Melanie Z.

# (sinx+cosxcotx)/(cosxcscx)=secx

Trig Identities

Alan G.

I hate to nitpick on the other tutors' solutions, but I see something that really isn't good form. The two other solutions show one side of the identity carried down for one or more steps. The really proper way to show and identity is to start with one side at a time and change it (using algebra and other trigonometric identities) step-by-step to equal the other side.

Again, I am nitpicking about this, but there is a reason why I am. The process of solving one of these problems is not just to get it right, but to train the student to think ahead without already knowing the answer. Knowing the outcome is helpful, but in more advanced math courses, YOU NEVER KNOW WHAT THE FINAL OUTCOME WILL BE. Trigonometric identities are fabulous tools for simplifying many things. In calculus, especially, you do not always know what you are simplifying to, just that you need to do some simplifying to make a problem easier. Sometimes, the final result does NOT look simpler than the original, but still allows you to make progress on a problem where before nothing else could be done to solve it.

I really have no complaint about the actual MATH used in the other tutors' answers, just that their approaches, if followed routinely, could cause you problems later on. Please keep this in mind when doing other problems like this. Having taught this subject many times for almost three decades, I think I know a little about what can happen when the form is slightly different from what the teacher intended. It may seem pointless, but I assure you that it is not.

Even if you have already decided not to take any math beyond this course, you should not shortchange yourself on learning a good method which can train your mind to solve similar problems in other subjects. Then again, you might find that learning to do this my way may actually make you WANT to study more math in the future.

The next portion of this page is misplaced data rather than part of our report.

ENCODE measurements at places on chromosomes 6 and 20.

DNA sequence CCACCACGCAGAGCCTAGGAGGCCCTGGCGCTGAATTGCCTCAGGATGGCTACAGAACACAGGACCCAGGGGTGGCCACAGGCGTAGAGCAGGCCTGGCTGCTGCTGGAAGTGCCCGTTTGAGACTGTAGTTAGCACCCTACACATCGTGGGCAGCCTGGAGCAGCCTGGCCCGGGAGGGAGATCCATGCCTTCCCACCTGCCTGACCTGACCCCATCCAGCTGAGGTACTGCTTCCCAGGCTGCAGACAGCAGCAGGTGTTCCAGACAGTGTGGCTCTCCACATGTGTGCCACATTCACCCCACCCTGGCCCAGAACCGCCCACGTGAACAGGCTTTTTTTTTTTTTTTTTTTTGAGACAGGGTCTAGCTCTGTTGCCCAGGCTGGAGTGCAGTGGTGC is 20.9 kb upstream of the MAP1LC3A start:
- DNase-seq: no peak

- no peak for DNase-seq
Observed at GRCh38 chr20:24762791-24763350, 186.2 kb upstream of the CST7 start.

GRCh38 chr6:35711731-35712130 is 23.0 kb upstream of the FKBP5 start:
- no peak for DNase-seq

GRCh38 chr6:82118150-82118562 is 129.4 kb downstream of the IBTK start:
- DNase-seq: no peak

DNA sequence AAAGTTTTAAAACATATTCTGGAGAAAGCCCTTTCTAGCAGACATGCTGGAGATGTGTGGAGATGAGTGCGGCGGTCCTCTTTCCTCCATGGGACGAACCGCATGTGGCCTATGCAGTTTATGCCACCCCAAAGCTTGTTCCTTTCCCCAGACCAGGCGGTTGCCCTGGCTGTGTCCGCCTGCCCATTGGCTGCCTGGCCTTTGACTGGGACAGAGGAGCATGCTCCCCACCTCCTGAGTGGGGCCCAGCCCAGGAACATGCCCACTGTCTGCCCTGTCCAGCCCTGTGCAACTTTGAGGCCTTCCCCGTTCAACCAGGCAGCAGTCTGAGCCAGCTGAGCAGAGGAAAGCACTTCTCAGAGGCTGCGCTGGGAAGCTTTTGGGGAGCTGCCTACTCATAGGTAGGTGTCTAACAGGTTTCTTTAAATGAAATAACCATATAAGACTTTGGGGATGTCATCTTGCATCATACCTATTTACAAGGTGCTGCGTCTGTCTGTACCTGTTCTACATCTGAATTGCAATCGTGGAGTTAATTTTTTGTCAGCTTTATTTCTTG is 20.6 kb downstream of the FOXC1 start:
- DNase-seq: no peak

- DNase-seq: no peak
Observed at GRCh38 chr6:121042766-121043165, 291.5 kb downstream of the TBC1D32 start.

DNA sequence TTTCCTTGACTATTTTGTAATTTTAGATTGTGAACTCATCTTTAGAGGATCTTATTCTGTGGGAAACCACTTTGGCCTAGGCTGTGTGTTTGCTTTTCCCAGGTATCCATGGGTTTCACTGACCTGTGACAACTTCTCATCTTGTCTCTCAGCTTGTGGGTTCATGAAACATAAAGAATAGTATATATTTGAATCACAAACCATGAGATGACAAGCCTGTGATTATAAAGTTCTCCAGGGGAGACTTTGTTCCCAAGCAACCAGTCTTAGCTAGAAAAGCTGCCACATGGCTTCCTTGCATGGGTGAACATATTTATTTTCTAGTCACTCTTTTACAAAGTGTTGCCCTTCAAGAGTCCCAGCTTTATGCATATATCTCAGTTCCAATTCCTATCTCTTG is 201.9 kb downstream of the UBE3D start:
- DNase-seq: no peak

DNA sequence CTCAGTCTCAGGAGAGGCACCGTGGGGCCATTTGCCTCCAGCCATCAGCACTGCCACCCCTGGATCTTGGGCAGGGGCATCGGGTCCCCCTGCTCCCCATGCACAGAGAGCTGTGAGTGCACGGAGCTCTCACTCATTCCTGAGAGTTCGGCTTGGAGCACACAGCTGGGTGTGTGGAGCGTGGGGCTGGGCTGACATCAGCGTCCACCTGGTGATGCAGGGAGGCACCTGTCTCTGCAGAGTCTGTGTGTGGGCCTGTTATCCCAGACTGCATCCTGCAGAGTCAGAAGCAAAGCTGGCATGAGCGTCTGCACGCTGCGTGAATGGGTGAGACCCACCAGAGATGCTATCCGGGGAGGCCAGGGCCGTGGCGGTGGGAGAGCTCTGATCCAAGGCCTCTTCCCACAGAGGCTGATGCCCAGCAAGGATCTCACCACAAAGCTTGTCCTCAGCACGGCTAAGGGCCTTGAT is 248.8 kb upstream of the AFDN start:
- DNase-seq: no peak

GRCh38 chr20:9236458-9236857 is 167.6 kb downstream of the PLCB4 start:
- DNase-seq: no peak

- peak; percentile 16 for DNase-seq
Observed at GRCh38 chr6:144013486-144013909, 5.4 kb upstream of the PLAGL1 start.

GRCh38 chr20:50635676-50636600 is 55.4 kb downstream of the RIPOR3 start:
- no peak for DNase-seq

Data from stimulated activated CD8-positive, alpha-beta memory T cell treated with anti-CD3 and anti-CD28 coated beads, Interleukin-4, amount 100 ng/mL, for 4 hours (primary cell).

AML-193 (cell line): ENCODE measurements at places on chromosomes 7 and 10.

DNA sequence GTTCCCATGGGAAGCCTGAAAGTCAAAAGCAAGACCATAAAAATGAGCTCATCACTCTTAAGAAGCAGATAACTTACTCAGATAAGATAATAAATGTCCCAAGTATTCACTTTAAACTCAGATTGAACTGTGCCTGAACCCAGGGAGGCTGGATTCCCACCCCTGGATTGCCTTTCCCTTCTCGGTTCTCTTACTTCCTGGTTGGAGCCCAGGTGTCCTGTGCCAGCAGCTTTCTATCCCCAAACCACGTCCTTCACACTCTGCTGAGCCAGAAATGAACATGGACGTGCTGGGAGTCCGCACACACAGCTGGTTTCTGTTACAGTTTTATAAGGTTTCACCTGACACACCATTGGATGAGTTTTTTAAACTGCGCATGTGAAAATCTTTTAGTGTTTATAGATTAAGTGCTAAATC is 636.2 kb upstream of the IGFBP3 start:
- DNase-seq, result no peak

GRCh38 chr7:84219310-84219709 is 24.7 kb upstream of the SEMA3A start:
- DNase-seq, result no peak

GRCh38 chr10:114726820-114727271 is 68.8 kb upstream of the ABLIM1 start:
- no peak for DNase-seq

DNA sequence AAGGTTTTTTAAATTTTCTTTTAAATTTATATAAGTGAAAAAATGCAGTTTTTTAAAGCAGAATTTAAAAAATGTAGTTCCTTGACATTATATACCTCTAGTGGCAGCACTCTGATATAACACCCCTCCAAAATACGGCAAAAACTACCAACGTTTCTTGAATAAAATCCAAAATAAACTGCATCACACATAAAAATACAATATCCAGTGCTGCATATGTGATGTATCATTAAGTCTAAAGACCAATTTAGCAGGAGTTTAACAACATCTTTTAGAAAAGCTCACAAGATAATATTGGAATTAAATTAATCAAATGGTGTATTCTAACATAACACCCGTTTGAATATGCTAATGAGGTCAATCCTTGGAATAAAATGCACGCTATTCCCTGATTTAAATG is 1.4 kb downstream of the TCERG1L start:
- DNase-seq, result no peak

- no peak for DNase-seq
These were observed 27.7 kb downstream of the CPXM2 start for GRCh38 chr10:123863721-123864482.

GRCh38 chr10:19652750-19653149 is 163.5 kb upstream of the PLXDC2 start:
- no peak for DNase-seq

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03/18/16

## 3 Answers By Expert Tutors

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Tutor
4 (1)

Math Tutor (up to Calculus) (not Statistics and Finite)

Melanie Z.

I dont understand how you jump from (sinx+cos^2x/sinx)/(cosx/sinx)=secx to
([sin^2x+cos^2x]/sinx)÷(cosx/sinx)=secx
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03/19/16

Arthur D.

tutor
sinx + cos^2x/sinx

write sinx as sin^2x/sinx so the two fractions have a common denominator

sin^2x/sinx + cos^2x/sinx

(sin^2x+cos^2x)/sinx
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03/19/16

Tutor
5 (4)

Successful at helping students improve in math!

Arthur D.

tutor
Alan,
My solution is identical to your solution. The student can already see the right side and if you can make the left side, for example, equal the right side, then you have proven the identity. Also, sometimes it's easier to work with one side at a time and show that both sides equal  the same thing. I really don't understand your concern about my solution or Yohan's solution.
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03/19/16

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